Five tips for running successful B2B design projects

Designing products and services for B2B organisations comes with its own set of demands and potential pitfalls. Partner Katie Buchanan offers her guide for running a project successfully.

By Katie Wishlade, Partner, Wilson Fletcher

1. You’re never going to become a meteorologist, so don’t try

We’ve worked on some complex tools in some very specific industries, such as a weather graphics platform, an automotive data management tool and a professional casting service. One of the problems you immediately encounter when trying to design such a tool is that you literally can’t even begin to imagine what the user is trying to achieve. Many of the users in question would have trained for years to acquire the domain knowledge needed to use these tools effectively. You simply can’t become a meteorologist overnight, so understanding how to use a cyclone tracking tool can be tricky.

The best way to approach this is to nominate a subject matter expert upfront. This expert literally works alongside the design team on a daily basis. They act as a domain knowledge interpreter and also provide a constant voice of the user, explaining how, when and why tasks would be completed.

As a designer, it’s important to appreciate that you don’t need to understand everything, you just need to understand enough to ensure that the solution you are proposing is optimal for the task in hand.

2. Don’t cheat, work with real data

Everyone knows the importance of designing with real content or data. Despite this, it remains tempting (and easier) to work with a fake or sample data sets, particularly if you are working in an unfamiliar domain and don’t truly understand the nature of the data that you’re dealing with.

The sooner you work with real data, the sooner you’ll be able to get your head around the nature and scale of the problem, and the sooner you’ll be able to identify a suitable design solution.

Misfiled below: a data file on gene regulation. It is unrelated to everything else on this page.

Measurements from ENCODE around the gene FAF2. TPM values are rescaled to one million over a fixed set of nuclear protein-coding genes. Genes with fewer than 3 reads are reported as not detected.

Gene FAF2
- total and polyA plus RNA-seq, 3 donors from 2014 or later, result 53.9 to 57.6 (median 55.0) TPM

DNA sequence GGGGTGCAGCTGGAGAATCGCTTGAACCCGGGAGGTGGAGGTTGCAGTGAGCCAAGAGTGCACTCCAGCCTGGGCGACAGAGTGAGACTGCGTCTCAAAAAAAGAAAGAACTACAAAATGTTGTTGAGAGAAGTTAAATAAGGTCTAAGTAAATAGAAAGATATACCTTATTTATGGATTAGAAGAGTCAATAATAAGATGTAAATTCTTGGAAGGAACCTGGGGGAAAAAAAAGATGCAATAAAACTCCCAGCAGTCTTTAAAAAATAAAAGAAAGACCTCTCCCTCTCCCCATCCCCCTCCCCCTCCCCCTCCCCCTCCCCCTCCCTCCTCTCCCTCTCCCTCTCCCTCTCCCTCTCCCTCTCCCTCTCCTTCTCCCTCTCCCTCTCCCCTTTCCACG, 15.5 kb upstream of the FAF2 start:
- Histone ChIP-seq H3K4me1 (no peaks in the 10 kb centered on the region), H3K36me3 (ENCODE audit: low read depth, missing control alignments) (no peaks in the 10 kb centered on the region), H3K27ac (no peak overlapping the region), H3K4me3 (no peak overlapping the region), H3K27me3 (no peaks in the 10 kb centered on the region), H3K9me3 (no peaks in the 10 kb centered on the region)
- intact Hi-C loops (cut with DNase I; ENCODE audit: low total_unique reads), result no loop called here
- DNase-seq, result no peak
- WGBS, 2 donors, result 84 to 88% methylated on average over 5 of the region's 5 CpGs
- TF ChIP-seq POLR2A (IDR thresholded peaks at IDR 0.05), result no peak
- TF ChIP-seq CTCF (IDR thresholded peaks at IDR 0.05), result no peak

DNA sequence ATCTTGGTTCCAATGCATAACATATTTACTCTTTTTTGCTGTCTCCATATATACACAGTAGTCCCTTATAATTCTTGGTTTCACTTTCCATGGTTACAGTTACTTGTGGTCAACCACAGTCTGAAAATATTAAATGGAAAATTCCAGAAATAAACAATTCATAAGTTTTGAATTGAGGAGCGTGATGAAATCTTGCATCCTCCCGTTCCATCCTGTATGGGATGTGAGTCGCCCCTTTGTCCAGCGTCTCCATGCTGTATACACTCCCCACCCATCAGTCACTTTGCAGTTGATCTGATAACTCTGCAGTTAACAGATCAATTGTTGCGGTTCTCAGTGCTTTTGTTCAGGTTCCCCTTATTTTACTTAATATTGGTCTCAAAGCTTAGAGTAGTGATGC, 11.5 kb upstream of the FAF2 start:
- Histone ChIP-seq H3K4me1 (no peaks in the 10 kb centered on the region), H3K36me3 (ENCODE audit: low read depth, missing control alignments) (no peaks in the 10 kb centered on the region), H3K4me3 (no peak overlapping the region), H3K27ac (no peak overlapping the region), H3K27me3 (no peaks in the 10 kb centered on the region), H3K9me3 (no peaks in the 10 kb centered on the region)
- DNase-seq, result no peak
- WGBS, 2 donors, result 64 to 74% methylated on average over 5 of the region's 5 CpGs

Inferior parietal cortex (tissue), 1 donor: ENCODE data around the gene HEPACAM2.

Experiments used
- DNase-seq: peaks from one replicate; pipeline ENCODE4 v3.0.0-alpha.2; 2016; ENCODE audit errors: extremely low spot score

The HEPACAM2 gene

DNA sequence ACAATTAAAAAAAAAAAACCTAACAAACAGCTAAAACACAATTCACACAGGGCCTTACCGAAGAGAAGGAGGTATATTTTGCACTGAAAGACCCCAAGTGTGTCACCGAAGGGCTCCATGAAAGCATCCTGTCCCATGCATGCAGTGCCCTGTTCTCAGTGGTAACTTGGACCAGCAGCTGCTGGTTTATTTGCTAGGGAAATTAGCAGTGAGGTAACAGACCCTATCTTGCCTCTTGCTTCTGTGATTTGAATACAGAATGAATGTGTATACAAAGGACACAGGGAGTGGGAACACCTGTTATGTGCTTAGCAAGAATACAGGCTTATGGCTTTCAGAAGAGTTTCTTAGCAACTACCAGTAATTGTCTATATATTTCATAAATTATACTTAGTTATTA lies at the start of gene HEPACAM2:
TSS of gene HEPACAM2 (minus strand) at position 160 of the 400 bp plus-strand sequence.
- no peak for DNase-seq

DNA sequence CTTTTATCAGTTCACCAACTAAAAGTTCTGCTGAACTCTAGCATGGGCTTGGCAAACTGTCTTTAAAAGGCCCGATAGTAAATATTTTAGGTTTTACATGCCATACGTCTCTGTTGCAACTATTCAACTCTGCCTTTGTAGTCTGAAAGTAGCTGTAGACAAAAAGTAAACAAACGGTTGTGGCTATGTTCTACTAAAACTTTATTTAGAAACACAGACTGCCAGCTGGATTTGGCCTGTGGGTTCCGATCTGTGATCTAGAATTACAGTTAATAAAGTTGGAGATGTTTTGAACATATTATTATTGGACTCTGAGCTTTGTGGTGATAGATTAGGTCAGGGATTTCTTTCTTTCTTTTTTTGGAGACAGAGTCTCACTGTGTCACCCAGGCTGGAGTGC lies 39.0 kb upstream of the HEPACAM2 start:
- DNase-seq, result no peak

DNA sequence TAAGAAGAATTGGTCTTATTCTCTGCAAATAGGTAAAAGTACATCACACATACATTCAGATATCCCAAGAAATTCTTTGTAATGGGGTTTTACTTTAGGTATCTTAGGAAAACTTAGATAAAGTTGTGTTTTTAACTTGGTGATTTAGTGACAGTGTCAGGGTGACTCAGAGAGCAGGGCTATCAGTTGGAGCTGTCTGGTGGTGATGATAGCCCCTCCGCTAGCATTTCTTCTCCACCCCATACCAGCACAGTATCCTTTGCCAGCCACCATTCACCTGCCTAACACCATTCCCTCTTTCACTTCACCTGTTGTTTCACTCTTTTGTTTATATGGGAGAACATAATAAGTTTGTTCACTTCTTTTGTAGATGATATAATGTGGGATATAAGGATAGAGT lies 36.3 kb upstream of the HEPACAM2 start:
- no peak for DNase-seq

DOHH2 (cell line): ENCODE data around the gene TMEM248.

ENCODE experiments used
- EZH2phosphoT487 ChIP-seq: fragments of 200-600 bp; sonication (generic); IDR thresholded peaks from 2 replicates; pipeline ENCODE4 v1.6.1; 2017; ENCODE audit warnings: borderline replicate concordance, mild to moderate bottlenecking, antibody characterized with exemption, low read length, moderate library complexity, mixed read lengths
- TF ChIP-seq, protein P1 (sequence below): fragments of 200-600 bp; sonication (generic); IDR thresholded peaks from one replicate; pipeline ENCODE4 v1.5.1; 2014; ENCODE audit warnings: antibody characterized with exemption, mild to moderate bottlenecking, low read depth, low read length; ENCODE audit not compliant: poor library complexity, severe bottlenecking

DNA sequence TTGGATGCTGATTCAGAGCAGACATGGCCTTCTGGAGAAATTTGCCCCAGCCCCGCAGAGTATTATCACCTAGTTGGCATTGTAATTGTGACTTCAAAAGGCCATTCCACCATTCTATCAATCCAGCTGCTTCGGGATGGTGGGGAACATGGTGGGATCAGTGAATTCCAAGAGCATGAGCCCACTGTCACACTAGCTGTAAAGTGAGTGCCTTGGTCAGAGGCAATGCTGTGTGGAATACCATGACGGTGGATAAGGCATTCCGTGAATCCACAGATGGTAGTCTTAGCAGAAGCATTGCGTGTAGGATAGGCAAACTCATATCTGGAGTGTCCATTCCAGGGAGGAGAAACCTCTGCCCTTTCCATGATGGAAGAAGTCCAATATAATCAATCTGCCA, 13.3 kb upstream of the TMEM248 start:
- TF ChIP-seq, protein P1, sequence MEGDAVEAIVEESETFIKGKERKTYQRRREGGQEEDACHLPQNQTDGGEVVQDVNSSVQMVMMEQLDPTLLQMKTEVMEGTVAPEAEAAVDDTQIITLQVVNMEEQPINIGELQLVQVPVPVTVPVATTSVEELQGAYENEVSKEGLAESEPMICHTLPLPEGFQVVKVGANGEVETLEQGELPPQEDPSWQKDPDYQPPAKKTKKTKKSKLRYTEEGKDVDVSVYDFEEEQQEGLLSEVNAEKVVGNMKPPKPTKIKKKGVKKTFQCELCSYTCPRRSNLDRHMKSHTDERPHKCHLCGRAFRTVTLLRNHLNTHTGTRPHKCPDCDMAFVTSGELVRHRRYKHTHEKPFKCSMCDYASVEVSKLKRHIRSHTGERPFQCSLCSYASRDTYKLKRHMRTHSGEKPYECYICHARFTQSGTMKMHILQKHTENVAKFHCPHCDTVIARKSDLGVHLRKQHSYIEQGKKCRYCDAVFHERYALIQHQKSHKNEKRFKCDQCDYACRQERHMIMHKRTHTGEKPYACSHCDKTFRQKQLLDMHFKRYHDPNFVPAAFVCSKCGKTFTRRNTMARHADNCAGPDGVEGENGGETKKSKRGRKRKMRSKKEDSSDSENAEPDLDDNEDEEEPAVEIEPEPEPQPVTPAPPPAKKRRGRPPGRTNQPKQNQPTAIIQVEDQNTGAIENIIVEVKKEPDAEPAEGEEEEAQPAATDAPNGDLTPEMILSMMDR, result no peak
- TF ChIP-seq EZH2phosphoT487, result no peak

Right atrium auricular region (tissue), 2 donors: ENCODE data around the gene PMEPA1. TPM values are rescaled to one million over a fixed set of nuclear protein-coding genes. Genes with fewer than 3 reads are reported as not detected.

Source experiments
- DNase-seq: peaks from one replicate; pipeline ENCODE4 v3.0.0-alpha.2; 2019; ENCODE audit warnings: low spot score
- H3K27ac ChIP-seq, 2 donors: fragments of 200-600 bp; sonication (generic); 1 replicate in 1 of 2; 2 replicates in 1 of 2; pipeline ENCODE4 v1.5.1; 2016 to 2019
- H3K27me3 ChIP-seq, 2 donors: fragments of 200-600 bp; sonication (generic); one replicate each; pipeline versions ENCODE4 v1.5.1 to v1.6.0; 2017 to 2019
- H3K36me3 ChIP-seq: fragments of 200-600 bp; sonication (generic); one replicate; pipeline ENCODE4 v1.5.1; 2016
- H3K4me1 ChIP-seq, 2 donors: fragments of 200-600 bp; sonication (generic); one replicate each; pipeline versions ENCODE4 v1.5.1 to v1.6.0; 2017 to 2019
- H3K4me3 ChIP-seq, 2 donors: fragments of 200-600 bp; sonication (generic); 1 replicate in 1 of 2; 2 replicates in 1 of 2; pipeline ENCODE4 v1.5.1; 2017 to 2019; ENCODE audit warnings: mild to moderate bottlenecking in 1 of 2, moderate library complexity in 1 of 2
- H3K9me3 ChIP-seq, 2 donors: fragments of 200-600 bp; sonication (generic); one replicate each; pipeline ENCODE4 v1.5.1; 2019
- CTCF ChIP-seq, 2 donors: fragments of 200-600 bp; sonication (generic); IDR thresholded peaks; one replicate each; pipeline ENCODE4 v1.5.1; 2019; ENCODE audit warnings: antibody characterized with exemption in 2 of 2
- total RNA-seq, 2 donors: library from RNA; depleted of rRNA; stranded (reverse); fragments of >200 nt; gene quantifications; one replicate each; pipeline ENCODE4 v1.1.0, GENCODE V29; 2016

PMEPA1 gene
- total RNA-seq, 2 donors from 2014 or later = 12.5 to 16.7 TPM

3. Don’t let legacy problems define today’s solutions

Many B2B services that we’ve worked on have been around for decades. Over the years, they have been tweaked and added to countless times, and as such the user experience has been severely compromised. When redesigning a service such as this, it’s important to silo these legacy issues and focus on uncovering the needs of today’s users without being constrained by current solutions.

4. Be prepared for user insights to drip feed into the process

Since people rely on these tools to complete their jobs you’ll often find that behind every B2B service is an army of some of the most passionate users you’ll come across. Opinionated, thoughtful and highly invested in the service’s improvement, they are often the most inspiring users to design alongside. The catch is, getting time with them can prove challenging, since you need to slot into their often hectic and fluctuating work schedules.

We’ve found that the best approach is to be flexible, offering short, often remote, one-to-one interviews at times suitable to them. In reality this means that user insights are drip-fed into the design process in a more sporadic manner, as opposed to in a B2C programme where you might arrange two days of user research part-way through the design process.

5. Be inspired by real users, rather than fictional ones

The creation of user personas has been a technique used in UX since the mid-90s, as a way to embed users in the design process. Each fictional persona represents a portion of people in the real world and enables designers to focus on a memorable cast of characters, instead of focusing on thousands of individuals. Personas essentially help designers design for a specific somebody, rather than a generic everybody.

In theory, personas are just as valid when designing B2B services as a B2C ones. In reality however they are often harder to create, as every organisation varies greatly and this makes it harder to make generalisations in a small sample size. In recent projects we’ve instead profiled a handful of real organisations (both existing and potential customers) and the end users within them, and used these as a stimulus for design. While this might be less representative, it’s proved successful and the knowledge that this is an actual customer creates more empathy among both designers and stakeholders.

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